Balloonist in good spirits after rescue
Tuesday 18 August 1998
He dropped thousands of yards into what are believed to be uncharted waters about 500 miles north-east of Australia on Sunday night, ending his hopes of becoming the first balloonist to circumnavigate the globe non-stop.
An Australian yacht, the Atlanta, picked him up and reported he was in good spirits.
He had been hoping to land later this week in Argentina, from where he took off in Solo Spirit, on 8 August. On Saturday, he passed over the coast of Western Australia above Geraldton after crossing the Indian Ocean. He spent the weekend crossing the continent in record time, helped by strong winds that sped him at up to 140 miles an hour.
But on Sunday night, after Fossett left Australia over Gladstone, in Queensland, disaster struck. Reports reaching Australia's search and rescue centre in Canberra yesterday indicated that Solo Spirit was struck by lightning as it headed over the Coral Sea. He was lucky it happened so close to Australia and not in the middle of the Pacific, where he could have been stranded for days.
The Canberra rescue centre picked up emergency calls from two beacons at 2am yesterday, almost as soon as the balloon hit the water. Brian Hill, of the rescue centre, said: "We were able to direct the aircraft and ships to within six kilometres of where he was."
The Atlanta, skippered by Laurie Piper, was on the way to Australia when a radio ham in Vanuatu, the archipelego north of the French Pacific territory of New Caledonia, raised the alert.
The Atlanta was pulled into an international rescue effort that included an Australian air force Hercules and two Orion aircraft, a commercial container ship, the Papuan Chief, French military aircraft and a New Zealand tanker.
The French aircraft dropped a raft with food and water to Mr Fossett, to which he transferred yesterday from the precariously floating gondola of his balloon.
After boarding the Atlanta, he was expected to be transferred to the New Zealand ship, which is to take him to Townsville, in north Queensland, later this week. The Australian Hercules and Orions were circling over him late yesterday.
At the Solo Spirit's mission control centre in St Louis, Missouri, Marie Singleman, one of the staff monitoring its journey, said yesterday: "He's got to be scared to death. Steve made arrangements before the flight that if two of his emergency locators went off, then he was in real trouble. I just breathed a sigh of relief when I heard he'd been found. I feel the weight of the world is off my shoulders. I was terrified."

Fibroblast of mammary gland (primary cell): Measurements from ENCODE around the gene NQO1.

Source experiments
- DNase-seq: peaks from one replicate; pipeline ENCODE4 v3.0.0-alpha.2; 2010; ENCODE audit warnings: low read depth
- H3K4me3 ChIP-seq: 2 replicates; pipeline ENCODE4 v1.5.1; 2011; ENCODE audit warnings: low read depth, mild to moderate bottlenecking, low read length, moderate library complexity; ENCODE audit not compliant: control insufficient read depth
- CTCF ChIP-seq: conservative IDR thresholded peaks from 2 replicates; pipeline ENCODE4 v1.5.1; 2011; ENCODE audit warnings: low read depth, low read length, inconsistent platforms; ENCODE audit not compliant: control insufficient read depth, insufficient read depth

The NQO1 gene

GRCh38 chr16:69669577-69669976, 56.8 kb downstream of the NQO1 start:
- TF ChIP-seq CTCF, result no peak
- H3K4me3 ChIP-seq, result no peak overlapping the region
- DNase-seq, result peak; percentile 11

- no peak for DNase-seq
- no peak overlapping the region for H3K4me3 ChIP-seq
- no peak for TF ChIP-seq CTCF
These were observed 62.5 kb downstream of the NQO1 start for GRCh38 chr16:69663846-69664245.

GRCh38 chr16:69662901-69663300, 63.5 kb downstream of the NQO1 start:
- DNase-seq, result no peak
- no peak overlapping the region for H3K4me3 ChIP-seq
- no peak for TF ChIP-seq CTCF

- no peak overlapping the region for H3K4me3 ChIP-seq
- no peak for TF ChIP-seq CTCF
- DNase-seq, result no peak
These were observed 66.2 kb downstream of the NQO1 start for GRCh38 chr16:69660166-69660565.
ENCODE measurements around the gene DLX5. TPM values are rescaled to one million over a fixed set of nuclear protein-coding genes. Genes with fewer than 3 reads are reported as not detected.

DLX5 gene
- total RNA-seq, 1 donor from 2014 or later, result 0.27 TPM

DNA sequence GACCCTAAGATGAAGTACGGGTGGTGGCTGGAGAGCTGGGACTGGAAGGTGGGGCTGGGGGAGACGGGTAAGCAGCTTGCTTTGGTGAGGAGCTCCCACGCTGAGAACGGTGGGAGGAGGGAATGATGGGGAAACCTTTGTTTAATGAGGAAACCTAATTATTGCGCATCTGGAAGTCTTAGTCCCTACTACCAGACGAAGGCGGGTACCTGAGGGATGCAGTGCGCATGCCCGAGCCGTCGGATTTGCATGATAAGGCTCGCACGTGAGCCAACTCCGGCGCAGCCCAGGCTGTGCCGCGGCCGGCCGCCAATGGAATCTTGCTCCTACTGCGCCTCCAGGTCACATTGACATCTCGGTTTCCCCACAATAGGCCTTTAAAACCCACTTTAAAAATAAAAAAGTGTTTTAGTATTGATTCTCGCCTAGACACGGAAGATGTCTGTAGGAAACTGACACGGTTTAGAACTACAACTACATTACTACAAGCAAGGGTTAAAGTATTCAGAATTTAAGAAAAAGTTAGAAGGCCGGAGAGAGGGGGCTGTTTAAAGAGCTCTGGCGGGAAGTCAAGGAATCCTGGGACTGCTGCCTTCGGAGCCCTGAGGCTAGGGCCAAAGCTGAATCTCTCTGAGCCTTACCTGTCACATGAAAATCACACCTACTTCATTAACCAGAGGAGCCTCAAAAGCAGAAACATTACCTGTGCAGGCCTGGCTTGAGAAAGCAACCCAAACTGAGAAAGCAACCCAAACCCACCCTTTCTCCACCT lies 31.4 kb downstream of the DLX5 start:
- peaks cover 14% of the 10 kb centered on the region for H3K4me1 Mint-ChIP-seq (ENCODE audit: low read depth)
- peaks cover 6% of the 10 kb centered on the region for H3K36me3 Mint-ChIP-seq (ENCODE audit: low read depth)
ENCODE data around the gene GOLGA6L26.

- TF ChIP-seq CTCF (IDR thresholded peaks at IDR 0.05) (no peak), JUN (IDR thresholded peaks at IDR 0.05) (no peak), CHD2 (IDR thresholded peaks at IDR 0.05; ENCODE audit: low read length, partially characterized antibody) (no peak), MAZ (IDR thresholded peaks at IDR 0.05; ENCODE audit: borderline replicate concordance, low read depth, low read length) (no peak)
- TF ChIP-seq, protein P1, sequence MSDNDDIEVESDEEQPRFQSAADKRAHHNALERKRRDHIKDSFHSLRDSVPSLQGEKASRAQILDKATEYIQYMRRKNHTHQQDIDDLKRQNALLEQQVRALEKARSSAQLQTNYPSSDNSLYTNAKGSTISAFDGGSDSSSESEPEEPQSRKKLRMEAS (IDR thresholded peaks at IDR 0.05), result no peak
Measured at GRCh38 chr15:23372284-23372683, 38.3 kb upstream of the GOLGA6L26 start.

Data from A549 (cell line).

The journey was not all in vain. Before the crash, Mr Fossett, 54, a stockbroker from Chicago, became the first person to cross the Indian and South Atlantic Oceans by balloon. It is not known what will happen now to the prize money of $1 million that Budweiser, the brewer, had offered if he had completed the journey successfully. The money was to be split equally between Mr Fossett and the Washington University in St Louis.
Easter egg hunt horror as mother finds dead body under deck of house
Missing Malaysia Airlines Flight MH370: Wreckage could be found within a week as search reaches 'very critical juncture', says minister
Unbeliebable: The White House offer 'no comment' to anti-Justin Bieber petition
Loch Ness Monster found on Apple Maps?
Royal Tour 2014: Is the Duchess of Cambridge the only person ever to climb into a fighter jet wearing a dress and high heels?
The food poverty scandal that shames Britain: Nearly 1m people rely on handouts to eat – and benefit reforms may be to blame
Scottish independence: It is the English who should be on their knees, begging the Scots to vote ‘No’
Nigel Farage fatigue? Half of voters ‘immune’ to Ukip’s appeal
'Sinful': Video of British Muslims dancing to Pharrell Williams's hit Happy comes under attack
Nigel Farage: I’m taking on the status quo, and the Establishment’s fighting back
Refugee facing deportation from Sweden saved by fellow passengers refusing to let plane leave
- 1 Easter egg hunt horror as mother finds dead body under deck of house
- 2 A bottle of wine a day is not bad for you and abstaining is worse than drinking, scientist claims
- 3 Unbeliebable: The White House offer 'no comment' to anti-Justin Bieber petition
- 4 Loch Ness Monster found on Apple Maps?
- 5 How We Met: Alison Moyet & Emma Kennedy: 'I knew we'd be friends because she was happy to make a prat of herself'
£150.00 per week: QA Apprenticeships: This company is a company that specializ...
£153.75 per week: QA Apprenticeships: This company is an innovative outsourcin...
£150.00 per week: QA Apprenticeships: This company has been providing on site ...
£150.00 per week: QA Apprenticeships: We've been supplying best of breed peopl...